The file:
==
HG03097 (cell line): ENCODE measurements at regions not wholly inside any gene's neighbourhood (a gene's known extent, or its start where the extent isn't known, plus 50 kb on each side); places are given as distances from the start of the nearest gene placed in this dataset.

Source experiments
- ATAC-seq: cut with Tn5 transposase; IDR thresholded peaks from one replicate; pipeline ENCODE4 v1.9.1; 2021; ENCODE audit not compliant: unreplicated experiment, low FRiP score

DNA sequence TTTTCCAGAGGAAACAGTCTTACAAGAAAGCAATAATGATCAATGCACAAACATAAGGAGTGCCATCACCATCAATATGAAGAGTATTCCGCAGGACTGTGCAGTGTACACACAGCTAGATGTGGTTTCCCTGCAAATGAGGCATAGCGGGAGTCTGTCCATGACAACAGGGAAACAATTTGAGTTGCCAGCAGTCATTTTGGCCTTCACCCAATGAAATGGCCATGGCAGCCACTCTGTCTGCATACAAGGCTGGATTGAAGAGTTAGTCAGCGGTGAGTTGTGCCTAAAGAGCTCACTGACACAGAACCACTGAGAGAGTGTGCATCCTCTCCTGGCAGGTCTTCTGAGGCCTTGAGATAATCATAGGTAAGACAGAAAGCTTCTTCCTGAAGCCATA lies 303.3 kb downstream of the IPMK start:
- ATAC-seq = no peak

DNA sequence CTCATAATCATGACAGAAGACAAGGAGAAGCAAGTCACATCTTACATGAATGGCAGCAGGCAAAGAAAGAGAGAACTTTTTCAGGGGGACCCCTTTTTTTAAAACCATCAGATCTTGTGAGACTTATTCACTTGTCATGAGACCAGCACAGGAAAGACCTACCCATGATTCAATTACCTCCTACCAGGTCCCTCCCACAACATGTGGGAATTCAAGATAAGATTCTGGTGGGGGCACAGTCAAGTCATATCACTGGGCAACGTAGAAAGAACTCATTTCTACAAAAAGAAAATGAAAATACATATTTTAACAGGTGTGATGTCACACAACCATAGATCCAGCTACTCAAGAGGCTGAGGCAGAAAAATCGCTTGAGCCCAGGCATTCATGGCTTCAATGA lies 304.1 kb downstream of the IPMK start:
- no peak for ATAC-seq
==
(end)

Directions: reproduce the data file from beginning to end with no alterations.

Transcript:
HG03097 (cell line): ENCODE measurements at regions not wholly inside any gene's neighbourhood (a gene's known extent, or its start where the extent isn't known, plus 50 kb on each side); places are given as distances from the start of the nearest gene placed in this dataset.

Source experiments
- ATAC-seq: cut with Tn5 transposase; IDR thresholded peaks from one replicate; pipeline ENCODE4 v1.9.1; 2021; ENCODE audit not compliant: unreplicated experiment, low FRiP score

DNA sequence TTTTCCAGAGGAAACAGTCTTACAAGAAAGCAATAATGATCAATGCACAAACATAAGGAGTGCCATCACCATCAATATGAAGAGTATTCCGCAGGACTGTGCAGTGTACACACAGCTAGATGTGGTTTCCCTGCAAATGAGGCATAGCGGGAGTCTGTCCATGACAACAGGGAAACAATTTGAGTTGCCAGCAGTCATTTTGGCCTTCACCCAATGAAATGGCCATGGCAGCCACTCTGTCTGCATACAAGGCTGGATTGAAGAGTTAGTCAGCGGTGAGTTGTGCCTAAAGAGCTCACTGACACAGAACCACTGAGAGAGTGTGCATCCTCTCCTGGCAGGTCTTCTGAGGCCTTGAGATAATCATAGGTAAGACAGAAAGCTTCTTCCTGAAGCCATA lies 303.3 kb downstream of the IPMK start:
- ATAC-seq = no peak

DNA sequence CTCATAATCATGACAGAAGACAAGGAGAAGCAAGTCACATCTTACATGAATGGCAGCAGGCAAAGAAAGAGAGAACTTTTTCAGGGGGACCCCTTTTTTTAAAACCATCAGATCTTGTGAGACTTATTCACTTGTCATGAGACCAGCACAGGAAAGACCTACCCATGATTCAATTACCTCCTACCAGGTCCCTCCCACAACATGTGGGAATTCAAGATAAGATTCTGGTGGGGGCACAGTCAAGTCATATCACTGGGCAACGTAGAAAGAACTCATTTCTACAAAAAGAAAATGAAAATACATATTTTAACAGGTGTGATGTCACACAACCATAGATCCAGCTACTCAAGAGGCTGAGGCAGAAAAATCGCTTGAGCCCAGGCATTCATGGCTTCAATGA lies 304.1 kb downstream of the IPMK start:
- no peak for ATAC-seq